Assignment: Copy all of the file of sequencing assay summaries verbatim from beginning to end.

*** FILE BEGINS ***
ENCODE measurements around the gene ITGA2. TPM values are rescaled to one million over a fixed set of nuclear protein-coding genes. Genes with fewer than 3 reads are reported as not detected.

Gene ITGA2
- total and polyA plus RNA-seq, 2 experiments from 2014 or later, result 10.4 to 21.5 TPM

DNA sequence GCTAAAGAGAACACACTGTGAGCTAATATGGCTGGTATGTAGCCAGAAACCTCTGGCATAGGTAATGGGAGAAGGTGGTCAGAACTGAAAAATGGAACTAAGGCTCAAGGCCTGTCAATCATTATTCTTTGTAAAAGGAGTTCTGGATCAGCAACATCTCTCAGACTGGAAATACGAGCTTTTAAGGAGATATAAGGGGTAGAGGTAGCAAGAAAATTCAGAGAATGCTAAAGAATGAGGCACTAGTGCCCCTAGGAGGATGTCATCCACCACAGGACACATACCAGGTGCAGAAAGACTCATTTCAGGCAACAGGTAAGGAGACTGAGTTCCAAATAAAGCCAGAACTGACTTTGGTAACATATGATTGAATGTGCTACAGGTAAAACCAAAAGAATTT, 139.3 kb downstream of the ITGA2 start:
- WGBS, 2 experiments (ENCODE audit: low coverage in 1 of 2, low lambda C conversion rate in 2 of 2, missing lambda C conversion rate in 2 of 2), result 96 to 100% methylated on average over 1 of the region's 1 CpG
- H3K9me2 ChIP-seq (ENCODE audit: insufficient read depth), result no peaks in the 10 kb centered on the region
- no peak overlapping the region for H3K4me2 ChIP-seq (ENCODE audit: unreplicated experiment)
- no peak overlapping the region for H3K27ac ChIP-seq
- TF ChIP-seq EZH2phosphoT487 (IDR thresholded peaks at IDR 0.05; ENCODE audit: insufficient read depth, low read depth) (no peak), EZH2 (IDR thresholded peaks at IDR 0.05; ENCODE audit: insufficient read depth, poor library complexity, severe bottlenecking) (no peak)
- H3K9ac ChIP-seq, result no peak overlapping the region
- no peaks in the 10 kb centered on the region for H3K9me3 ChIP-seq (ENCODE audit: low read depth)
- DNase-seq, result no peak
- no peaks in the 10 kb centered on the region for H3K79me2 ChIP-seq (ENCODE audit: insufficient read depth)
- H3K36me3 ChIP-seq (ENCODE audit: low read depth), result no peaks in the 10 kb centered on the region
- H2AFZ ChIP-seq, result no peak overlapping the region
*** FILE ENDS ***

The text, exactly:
ENCODE measurements around the gene ITGA2. TPM values are rescaled to one million over a fixed set of nuclear protein-coding genes. Genes with fewer than 3 reads are reported as not detected.

Gene ITGA2
- total and polyA plus RNA-seq, 2 experiments from 2014 or later, result 10.4 to 21.5 TPM

DNA sequence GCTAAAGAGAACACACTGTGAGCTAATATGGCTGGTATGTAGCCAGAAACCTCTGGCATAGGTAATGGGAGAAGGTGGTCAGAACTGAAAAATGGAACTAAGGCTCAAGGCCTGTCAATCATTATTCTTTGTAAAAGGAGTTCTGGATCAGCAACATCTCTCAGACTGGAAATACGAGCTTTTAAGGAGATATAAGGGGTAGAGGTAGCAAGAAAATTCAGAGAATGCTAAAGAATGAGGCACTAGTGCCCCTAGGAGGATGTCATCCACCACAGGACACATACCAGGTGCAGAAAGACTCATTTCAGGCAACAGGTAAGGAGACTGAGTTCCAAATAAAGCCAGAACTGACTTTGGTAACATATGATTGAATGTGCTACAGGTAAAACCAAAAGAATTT, 139.3 kb downstream of the ITGA2 start:
- WGBS, 2 experiments (ENCODE audit: low coverage in 1 of 2, low lambda C conversion rate in 2 of 2, missing lambda C conversion rate in 2 of 2), result 96 to 100% methylated on average over 1 of the region's 1 CpG
- H3K9me2 ChIP-seq (ENCODE audit: insufficient read depth), result no peaks in the 10 kb centered on the region
- no peak overlapping the region for H3K4me2 ChIP-seq (ENCODE audit: unreplicated experiment)
- no peak overlapping the region for H3K27ac ChIP-seq
- TF ChIP-seq EZH2phosphoT487 (IDR thresholded peaks at IDR 0.05; ENCODE audit: insufficient read depth, low read depth) (no peak), EZH2 (IDR thresholded peaks at IDR 0.05; ENCODE audit: insufficient read depth, poor library complexity, severe bottlenecking) (no peak)
- H3K9ac ChIP-seq, result no peak overlapping the region
- no peaks in the 10 kb centered on the region for H3K9me3 ChIP-seq (ENCODE audit: low read depth)
- DNase-seq, result no peak
- no peaks in the 10 kb centered on the region for H3K79me2 ChIP-seq (ENCODE audit: insufficient read depth)
- H3K36me3 ChIP-seq (ENCODE audit: low read depth), result no peaks in the 10 kb centered on the region
- H2AFZ ChIP-seq, result no peak overlapping the region